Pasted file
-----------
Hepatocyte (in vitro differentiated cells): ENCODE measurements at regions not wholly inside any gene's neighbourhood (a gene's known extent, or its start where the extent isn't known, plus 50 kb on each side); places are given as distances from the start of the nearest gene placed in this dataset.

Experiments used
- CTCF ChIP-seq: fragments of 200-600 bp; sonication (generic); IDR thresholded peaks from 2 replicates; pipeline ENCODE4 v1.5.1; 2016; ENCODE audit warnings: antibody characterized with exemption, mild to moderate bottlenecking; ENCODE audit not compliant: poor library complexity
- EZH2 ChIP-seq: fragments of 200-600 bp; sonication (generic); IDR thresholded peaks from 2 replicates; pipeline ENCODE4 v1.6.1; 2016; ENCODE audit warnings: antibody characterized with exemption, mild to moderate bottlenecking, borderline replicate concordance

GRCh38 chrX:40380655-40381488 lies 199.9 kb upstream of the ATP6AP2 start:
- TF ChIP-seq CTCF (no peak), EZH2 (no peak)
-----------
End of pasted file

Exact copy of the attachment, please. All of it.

Hepatocyte (in vitro differentiated cells): ENCODE measurements at regions not wholly inside any gene's neighbourhood (a gene's known extent, or its start where the extent isn't known, plus 50 kb on each side); places are given as distances from the start of the nearest gene placed in this dataset.

Experiments used
- CTCF ChIP-seq: fragments of 200-600 bp; sonication (generic); IDR thresholded peaks from 2 replicates; pipeline ENCODE4 v1.5.1; 2016; ENCODE audit warnings: antibody characterized with exemption, mild to moderate bottlenecking; ENCODE audit not compliant: poor library complexity
- EZH2 ChIP-seq: fragments of 200-600 bp; sonication (generic); IDR thresholded peaks from 2 replicates; pipeline ENCODE4 v1.6.1; 2016; ENCODE audit warnings: antibody characterized with exemption, mild to moderate bottlenecking, borderline replicate concordance

GRCh38 chrX:40380655-40381488 lies 199.9 kb upstream of the ATP6AP2 start:
- TF ChIP-seq CTCF (no peak), EZH2 (no peak)